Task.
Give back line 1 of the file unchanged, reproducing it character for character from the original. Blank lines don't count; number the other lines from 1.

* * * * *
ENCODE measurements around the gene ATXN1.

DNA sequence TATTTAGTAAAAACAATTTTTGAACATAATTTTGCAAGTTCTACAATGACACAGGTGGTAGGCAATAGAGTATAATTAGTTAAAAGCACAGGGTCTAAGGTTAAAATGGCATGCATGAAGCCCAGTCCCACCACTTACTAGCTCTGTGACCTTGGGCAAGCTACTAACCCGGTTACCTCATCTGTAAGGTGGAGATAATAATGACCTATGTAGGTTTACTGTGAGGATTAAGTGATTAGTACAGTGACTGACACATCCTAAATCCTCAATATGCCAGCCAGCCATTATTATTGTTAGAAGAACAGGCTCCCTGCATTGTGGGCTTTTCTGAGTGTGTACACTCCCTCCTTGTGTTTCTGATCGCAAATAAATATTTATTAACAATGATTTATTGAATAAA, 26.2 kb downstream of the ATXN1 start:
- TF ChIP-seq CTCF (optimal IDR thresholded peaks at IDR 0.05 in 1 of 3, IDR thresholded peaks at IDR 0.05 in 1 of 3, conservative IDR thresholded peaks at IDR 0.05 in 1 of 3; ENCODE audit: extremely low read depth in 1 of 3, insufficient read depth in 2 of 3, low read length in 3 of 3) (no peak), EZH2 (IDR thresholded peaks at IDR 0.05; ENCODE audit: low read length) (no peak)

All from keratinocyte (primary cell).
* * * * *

ENCODE measurements around the gene ATXN1.